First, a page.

Lawn Mower Blues:
A Greener Lawn Mower
There’s a new riding lawnmower at our house. Old Red has been retired and has replaced by Big Yeller. We got Old Red ten years ago from my mother-in-law. The mower was already old. While Old Red’s owners changed ten years ago, one thing did not change—its fuel. Old Red has run its entire life on E10—fuel with 10% ethanol. Some people claim that you shouldn’t use E10 in small engines like lawnmowers. I’ll admit Old Red has plenty of problems but E10 fuel isn’t one of them.
- It has an oil leak.
- Its headlights don’t work and one is completely missing, giving Old Red the look of a pirate.
- The right front tire goes flat between every mowing. The left rear tire has a slower leak.
- The mowing deck is a little off-kilter, leaving behind a rather uneven cut in the grass.
- The drive belt for the blade breaks often.
We leave the fuel in the fuel tank over winter, which is a big no-no for any kind of fuel. Yet, every spring, (after charging the battery–another problem) Old Red always starts up with a puff of black smoke (from the aforementioned oil leak). When you look at Old Red’s many problems, you’ll find that none are caused by fuel. In fact, Old Red still runs—it just doesn’t mow, which is a big problem. We finally decided to replace Old Red because we were having trouble finding a replacement drive belt for the blade. Plus, we were due for a shiny new mower.
So now Big Yeller has arrived at our place. He’s a big burly lawn tractor. He’s shiny, and he’s yellow. He has headlights! He’s everything that Old Red is not. They do have one thing in common—they both run on E10 fuel. In fact, I was happy to see that Cub Cadet said in its materials that it’s fine to use E10–that’s regular unleaded fuel. The manufacturer’s materials did warn against using E85, but that’s a fuel for flex fuel vehicles, not lawnmowers. Even though I have a fancy lawnmower, but I don’t have to buy overpriced premium gas for it. Seriously folks, it’s a lawnmower, not a vintage sportscar!
Most fuel sold in the United States is E10 and is appropriate to use in lawnmowers. E15 fuel is only for passenger vehicles (cars and pickups) model year 2001 and newer, which encompasses most of the vehicles on the road today. No, a lawn tractor is not a passenger vehicle, although there are a few people around my small town who might disagree! So stick with regular E10 unleaded in passenger vehicles as well as your mower and motorcycles and boats. Use E15 in 2001 and passenger vehicles–more stations in Kansas and across the country are offering E15. Use any gas and ethanol blend up to E85 if you have a Flex Fuel Vehicles. You can get ethanol-free fuel but remember the oil companies are have to use other chemicals in the fuel as oxygenates that aren’t nearly as safe or as clean as ethanol, the best fuel oxygenate around.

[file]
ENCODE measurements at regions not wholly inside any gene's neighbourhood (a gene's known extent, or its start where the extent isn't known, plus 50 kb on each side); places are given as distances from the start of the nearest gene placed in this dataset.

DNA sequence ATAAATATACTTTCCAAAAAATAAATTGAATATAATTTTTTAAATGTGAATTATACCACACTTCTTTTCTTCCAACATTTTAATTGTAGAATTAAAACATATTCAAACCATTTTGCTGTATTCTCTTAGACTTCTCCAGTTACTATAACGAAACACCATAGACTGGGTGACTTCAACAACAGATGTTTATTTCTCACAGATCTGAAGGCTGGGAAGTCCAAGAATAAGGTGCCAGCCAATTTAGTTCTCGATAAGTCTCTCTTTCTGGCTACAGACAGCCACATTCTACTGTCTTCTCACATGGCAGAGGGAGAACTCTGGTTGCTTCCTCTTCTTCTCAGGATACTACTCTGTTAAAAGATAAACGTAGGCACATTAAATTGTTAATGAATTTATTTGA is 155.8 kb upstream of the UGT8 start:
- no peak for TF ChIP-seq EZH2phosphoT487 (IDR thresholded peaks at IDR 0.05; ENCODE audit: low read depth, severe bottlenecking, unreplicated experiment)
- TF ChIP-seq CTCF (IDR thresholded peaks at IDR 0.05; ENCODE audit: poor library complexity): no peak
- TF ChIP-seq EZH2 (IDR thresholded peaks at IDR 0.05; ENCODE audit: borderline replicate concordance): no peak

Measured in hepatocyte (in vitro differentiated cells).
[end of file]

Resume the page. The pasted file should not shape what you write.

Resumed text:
Our riding mower (and our old push mower) runs cleaner, thanks to the ethanol in the E10 fuel—the ethanol in the fuel keeps the engine clean, and also has cleaner emissions. And when you look at the price of the “No Ethanol” premium gas, you know that my mower runs a lot cheaper as well. So I’m using a better fuel, at a lower price, and my lawnmower manufacturer totally okay with that.
We will miss Old Red, but Big Yeller is a powerful, beautiful machine. I’m sure our shiny, new mower will give us a few problems over the years, but fuel won’t be one of them.
Check out this resource from the Renewable Fuels Association for more information about using ethanol blended fuel in your small engine.